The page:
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“Carbon Tracker’s financial analysis makes clear that the move towards a low-carbon economy will result in a material departure from business-as-usual trends in fossil fuel use; companies should be informing investors of how they will adapt to changed circumstances,”
-Mark Campanale, founder and executive director of Carbon Tracker:
LONDON, February 13 — In a letter to the U.S. Securities and Exchange Commission as part of its ongoing review of disclosure, the Carbon Tracker Initiative highlights that fossil fuel company disclosures have not effectively conveyed the risks to company business models of trends towards a low-carbon economy.
The “Management, Discussion & Analysis” (MD&A) component of Regulation S-K requires fossil fuel companies to identify the material legal, technological, political and scientific trends that may affect their businesses and discuss the impact on the company’s financial condition and results of operations. Notwithstanding this regulatory requirement, few fossil fuel companies discuss how trends towards a low-carbon economy will impact their results and financial condition.
Clearly, existing company disclosures have not satisfied investor demand. In the 2014 proxy season nearly one out of every five shareholder proposals dealt with energy and climate change. Demand for these disclosures is driven by the underlying risks posed by climate and, more importantly, societal responses to address it.
“Carbon Tracker’s financial analysis makes clear that the move towards a low-carbon economy will result in a material departure from business-as-usual trends in fossil fuel use; companies should be informing investors of how they will adapt to changed circumstances,” said Mark Campanale, founder and executive director of Carbon Tracker.
Policy actions to promote an energy transition have accelerated in recent years at the national, state, and municipal level.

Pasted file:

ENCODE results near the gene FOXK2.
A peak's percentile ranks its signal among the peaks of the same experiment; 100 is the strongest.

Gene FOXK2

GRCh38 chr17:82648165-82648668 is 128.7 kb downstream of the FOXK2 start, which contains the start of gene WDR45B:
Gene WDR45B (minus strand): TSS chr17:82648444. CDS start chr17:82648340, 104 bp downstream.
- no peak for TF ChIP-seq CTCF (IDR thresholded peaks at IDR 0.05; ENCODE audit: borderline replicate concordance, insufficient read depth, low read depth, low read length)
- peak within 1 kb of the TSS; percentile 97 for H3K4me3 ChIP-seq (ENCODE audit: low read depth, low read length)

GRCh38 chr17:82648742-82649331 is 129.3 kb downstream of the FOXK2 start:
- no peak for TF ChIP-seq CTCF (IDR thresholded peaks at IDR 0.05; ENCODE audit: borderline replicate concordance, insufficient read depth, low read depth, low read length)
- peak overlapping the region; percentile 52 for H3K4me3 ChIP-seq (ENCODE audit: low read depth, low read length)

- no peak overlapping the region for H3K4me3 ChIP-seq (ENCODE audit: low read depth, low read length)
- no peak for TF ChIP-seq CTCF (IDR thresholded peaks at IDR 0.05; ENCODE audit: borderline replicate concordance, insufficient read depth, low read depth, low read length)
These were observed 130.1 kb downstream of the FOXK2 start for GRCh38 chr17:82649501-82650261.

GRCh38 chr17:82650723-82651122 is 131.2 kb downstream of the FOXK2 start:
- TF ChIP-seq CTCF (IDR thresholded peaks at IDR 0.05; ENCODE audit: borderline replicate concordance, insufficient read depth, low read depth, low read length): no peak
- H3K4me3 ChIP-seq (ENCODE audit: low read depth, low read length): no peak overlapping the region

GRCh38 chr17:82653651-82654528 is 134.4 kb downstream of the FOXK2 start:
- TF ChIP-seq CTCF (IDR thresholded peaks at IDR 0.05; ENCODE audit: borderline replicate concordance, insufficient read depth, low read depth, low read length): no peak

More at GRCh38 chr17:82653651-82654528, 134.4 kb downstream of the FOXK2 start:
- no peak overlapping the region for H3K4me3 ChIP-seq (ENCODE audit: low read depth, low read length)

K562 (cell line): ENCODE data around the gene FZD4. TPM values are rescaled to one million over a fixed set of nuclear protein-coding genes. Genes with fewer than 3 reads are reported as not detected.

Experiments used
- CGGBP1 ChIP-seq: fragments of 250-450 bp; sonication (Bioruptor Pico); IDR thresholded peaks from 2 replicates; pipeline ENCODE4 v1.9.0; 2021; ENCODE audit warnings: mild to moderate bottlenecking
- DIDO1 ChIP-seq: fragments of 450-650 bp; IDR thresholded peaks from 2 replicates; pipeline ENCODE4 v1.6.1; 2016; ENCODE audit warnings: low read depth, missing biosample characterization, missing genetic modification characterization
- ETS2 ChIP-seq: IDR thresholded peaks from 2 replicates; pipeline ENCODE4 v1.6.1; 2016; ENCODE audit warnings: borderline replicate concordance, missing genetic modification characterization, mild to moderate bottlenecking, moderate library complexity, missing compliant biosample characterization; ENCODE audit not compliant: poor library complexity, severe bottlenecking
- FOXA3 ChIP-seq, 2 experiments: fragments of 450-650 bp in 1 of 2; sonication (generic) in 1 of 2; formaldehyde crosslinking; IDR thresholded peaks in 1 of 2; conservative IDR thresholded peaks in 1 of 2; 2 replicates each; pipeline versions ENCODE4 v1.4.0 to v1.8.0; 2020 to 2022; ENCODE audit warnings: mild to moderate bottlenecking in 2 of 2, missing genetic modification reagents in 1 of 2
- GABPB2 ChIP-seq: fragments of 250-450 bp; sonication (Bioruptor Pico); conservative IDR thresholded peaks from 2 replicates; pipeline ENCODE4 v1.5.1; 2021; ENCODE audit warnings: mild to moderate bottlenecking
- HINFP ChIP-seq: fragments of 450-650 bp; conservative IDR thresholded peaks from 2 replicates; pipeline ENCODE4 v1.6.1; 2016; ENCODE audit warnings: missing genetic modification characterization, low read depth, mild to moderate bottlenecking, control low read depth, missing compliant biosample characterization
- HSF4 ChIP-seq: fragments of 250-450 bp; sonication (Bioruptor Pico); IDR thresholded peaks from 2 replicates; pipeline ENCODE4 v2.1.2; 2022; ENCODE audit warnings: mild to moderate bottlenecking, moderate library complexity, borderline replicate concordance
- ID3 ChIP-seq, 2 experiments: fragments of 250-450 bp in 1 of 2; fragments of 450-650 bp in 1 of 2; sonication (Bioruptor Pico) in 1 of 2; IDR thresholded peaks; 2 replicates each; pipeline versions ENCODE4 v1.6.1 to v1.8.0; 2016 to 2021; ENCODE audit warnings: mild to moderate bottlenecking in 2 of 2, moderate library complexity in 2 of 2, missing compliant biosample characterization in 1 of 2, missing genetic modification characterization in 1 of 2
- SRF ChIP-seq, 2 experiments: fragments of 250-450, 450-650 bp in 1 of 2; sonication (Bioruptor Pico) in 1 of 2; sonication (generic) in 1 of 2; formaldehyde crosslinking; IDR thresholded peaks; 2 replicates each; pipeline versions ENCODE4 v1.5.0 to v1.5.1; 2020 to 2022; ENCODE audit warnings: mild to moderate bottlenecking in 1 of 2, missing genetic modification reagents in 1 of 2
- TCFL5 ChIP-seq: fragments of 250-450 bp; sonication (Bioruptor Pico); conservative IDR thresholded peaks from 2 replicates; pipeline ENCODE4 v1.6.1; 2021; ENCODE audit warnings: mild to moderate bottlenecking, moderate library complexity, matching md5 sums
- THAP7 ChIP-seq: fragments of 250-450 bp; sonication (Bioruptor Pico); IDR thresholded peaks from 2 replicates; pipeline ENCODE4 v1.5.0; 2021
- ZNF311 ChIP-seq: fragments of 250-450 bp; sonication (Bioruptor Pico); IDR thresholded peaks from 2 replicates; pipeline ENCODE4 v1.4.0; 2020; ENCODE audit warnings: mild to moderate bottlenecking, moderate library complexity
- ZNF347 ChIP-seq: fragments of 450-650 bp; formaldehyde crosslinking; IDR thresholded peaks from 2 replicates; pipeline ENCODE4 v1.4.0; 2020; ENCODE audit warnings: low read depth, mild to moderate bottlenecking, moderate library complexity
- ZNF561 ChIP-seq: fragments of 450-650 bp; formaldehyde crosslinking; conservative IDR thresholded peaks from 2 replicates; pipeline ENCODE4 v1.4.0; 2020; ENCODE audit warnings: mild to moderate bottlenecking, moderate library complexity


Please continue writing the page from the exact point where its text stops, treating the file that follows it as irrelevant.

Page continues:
However, company disclosure all too often does not grapple with the direction of travel, and while the sum total of governmental commitments do not add up to a 2 degrees-limited world today, the best proxy for quantifying this energy transition is that limit, which is defined by international agreements and echoed through national and subnational energy targets.
The letter further emphasizes that, “[by] failing to disclose downward pressure towards 2 degrees or analyze the implications of that goal, companies are implying that the risk that policy makers will bend the demand curve low enough to have a material impact on their business is ‘remote.’”
Carbon Tracker’s research has shown that an energy transition would likely result in flattening then declining fossil fuel demand, placing stress on high-cost projects.
The letter emphasizes, “Effective disclosure of the market risks from climate change would focus on how low-carbon scenarios would impact commodity demand and price and include the knock-on effects of those shifts on future capital expenditure plans, liquidity and reserves valuations, if any.”
“The science is clear, the world cannot continue with business as usual as leaders at all levels of government and society are acknowledging this climate reality. Fossil fuel companies need to acknowledge these shifts and discuss their material implications with shareholders,” said Robert Schuwerk, senior counsel for Carbon Tracker.
The letter also proposes two disclosure improvements that would address the core, material risks posed by climate reality: disclosures of future Capex by break-even price bands and the carbon content of reserves and resources. Carbon Tracker believes these proposals would provide investors with leading indicators of which companies are adjusting their business models to a carbon-constrained world.